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FAVORITE ASIAN CUISINES
(Updated Tuesday, Apr 1, 2008, 04:20:09 PM to reflect the 100 most recent valid responses.)

Which type of Asian cuisine do you most frequently enjoy?
Japanese | 12%
Cantonese | 18%
Szechuan | 9%
Other Chinese | 9%
Thai | 9%
Corean | 14%
Vietnamese | 7%
Filipino | 3%
Other | 19%

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WHAT YOU SAY

[This page is closed to new input. --Ed.]
mongolian food is heavy on meat and when done correctly is the best. where are the mongolians in this website?
rathbone rathbone@email.com    Tuesday, December 31, 2002 at 22:43:49 (PST)    [64.12.96.14]
During this time of year, I can't really enjoy eating without some Chinese "foh-woh", or what the Japanese say: "shabu-shabu" and what Americans term: "Mongolian hot pot." I know Koreans, Vietnamese and many other Asians eat this winter hearty meal too.

I don't know how Mongolian it is but I know that the way the Chinese make it is so hella hot and delicious. It is not fat at all. Only boiling hot water to dip your uncooked food into.

I might have it for Christmas tomorrow.
Sacha soup base    Tuesday, December 24, 2002 at 22:15:51 (PST)    [64.130.235.33]
Pho dai is the best!
ew    Saturday, December 14, 2002 at 23:50:17 (PST)    [12.220.245.140]
An,

I like Vietnamese beef dishes. It is so much like the Mexican carne asada.
Bob    Sunday, December 08, 2002 at 17:04:32 (PST)    [64.130.235.33]
Hey,

Viet guy in Houston,

It all depends on the type of Vietnamese food you eat. My family is big on the noodle and bread dishes, which are more prevalent in Vietnamese than in Southern Chinese cuisine. Of my 8 uncles here, 4 of them are about 6 feet tall, so was my grandfather--they were born in Vietnam. My cousin who's 15 is already 6'1. Typically, my experience has been that Viets born in the US are pretty tall.

The reason native-born Viets are short isn't so much because of what kinds of food, it's mainly because in Vietnam they don't even have ENOUGH food. On top of that, it's not common to drink milk. Milk gives you a huge advantage because it covers most of your bases if the food you're eating is insufficient.
An    Sunday, December 01, 2002 at 13:26:36 (PST)    [68.5.212.12]
To Damon,

"I'm actually on this site looking for the word for the Korean raw fish dishes, which are closer to sushi than kimbap. No luck yet tho - can anyone else help?"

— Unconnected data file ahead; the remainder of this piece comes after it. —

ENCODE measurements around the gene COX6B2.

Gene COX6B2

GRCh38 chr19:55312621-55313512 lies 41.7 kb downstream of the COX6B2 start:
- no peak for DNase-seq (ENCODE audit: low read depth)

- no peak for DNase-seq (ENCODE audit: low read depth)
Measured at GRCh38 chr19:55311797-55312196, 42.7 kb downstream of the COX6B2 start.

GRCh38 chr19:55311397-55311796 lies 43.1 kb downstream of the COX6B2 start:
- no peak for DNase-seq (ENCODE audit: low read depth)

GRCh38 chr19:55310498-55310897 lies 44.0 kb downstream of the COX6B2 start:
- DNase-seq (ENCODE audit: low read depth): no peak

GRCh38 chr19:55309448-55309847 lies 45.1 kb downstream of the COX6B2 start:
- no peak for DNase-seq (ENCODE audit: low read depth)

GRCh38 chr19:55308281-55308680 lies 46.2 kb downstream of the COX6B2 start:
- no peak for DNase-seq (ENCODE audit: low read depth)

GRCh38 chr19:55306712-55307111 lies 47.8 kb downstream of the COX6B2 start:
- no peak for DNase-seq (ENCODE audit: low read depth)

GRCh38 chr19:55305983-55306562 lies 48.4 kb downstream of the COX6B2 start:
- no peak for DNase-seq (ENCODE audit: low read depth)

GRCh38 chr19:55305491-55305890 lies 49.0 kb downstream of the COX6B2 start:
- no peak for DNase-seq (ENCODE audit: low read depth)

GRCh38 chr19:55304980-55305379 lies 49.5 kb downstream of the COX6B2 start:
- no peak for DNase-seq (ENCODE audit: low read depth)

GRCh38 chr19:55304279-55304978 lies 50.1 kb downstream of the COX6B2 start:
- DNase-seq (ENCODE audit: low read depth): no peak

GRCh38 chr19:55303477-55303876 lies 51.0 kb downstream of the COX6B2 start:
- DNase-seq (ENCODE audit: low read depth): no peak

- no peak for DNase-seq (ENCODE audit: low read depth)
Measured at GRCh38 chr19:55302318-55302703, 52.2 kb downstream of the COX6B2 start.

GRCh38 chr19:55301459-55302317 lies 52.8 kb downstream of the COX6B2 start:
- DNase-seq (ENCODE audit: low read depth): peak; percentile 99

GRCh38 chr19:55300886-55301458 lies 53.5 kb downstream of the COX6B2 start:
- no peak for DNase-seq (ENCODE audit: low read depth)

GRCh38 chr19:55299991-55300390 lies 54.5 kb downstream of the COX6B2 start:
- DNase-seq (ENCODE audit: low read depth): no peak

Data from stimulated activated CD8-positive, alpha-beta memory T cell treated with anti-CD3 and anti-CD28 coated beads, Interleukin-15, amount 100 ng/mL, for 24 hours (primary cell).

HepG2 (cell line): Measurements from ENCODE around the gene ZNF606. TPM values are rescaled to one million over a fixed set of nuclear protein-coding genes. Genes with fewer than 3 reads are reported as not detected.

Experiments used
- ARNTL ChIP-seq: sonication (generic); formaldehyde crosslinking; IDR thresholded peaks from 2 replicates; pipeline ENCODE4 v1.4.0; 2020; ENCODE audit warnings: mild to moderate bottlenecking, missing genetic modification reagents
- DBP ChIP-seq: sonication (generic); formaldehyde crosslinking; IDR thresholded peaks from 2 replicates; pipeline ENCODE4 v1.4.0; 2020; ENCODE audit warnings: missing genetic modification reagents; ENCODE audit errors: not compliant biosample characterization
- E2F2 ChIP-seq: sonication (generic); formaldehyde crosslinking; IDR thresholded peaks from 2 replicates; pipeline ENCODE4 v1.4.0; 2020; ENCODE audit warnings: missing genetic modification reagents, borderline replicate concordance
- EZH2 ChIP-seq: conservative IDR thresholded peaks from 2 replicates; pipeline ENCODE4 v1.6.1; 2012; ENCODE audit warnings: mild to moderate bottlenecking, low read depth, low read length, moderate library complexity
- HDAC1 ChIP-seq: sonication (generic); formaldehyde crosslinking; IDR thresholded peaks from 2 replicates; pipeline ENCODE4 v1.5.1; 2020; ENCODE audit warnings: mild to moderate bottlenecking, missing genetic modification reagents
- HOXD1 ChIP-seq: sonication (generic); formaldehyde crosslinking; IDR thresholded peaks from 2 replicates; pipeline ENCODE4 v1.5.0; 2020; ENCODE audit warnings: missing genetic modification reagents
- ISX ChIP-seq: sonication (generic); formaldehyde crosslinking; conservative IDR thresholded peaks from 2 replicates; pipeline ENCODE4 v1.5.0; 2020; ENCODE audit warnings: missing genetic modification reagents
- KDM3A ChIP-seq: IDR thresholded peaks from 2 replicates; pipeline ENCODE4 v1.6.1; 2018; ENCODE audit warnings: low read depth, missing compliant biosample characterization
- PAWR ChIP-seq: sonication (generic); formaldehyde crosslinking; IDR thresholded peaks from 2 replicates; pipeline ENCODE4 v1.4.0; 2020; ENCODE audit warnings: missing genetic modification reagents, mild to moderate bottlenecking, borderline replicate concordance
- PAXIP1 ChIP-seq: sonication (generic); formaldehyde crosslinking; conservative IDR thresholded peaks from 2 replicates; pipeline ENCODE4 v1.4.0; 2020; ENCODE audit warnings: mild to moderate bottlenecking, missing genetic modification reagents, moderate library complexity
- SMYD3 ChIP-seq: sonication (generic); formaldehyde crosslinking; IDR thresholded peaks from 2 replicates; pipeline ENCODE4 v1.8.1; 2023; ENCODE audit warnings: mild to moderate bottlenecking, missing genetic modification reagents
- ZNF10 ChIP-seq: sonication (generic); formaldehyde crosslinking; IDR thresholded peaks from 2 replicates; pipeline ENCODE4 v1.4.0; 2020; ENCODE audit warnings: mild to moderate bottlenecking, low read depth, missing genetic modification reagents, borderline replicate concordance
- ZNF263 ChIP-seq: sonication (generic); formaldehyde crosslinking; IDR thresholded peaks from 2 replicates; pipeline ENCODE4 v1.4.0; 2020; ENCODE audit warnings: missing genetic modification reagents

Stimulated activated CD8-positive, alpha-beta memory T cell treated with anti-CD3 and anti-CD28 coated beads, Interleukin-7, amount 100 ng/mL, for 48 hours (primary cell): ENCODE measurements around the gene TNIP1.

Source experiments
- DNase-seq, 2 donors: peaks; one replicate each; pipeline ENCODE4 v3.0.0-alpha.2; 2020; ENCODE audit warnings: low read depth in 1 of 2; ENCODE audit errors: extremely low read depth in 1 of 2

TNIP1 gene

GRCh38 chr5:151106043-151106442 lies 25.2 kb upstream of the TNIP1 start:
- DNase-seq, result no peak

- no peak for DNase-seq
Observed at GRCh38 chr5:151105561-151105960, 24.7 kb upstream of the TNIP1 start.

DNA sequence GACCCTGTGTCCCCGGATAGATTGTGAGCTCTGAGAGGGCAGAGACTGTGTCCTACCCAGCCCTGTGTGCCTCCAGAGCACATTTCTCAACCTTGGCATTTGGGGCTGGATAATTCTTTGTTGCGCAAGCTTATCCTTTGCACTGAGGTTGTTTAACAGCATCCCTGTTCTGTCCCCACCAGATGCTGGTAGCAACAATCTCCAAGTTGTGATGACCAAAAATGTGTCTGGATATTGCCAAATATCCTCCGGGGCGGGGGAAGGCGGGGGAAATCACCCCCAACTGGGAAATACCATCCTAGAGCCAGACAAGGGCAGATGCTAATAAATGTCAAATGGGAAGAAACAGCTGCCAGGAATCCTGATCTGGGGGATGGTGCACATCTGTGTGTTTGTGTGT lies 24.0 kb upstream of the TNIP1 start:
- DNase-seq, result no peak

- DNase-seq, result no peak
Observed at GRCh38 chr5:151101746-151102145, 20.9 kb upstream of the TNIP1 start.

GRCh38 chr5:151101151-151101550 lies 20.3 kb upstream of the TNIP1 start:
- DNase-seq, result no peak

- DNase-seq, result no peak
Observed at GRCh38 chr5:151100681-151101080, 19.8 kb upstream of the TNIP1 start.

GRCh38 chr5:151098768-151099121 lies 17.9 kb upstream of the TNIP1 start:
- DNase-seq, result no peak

It's called hweh. Raw fish mixed with rice is hweh dup bap.
js    Friday, November 29, 2002 at 11:12:09 (PST)    [63.199.242.80]
The best marinade for beef? IMO it has to be the Bol Gul Gee, the Korean BBQ marianade sauce. I appologize for offending any Koreans out there for my spelling. If it's one thing that the Koreans know how to do, it's BBQ'ing! Man, that stuff is sooo good!!

Vietnamese is one of the healthiest but not heartiest. That's why I see alot but not all of native born Viets that are short/small in stature(borderline midget!). It's because of all the soups, vegetables, and fish we eat as a whole. They lack alot of complete proteins, Iron, and Calcium rich foods. I think the most heartiest diets come from Korea, Northern China, Somoa, and Hawaii. Just look at those people on average, they're big!!!

I got a question for native born Viets. Is it true that the restuarants in Vietnam use Formaldehyde as a preservative in their foods?

As for deer meat, I would have to agree with "Counter Puncher" in that it's quite gamey. It's more gamey than bison meat. I've had both b/c they serve bison hot dogs on campus.
Viet guy in Houston    Friday, November 29, 2002 at 10:02:39 (PST)    [66.25.51.190]
char siu sauce aka BBQ sauce is actually a by product of marinating pork meat preferably pork fillets as its nice and tender:
ingredients:
Hoi sin bbq sauce
salt+msg+sugar
aniseeds
cinnamon sticks
water
dash of vegetable oil
red colouring powder
garlic crushed
massage in all ingredients using hand on the pork, leave overnight (preferably but could be shorter)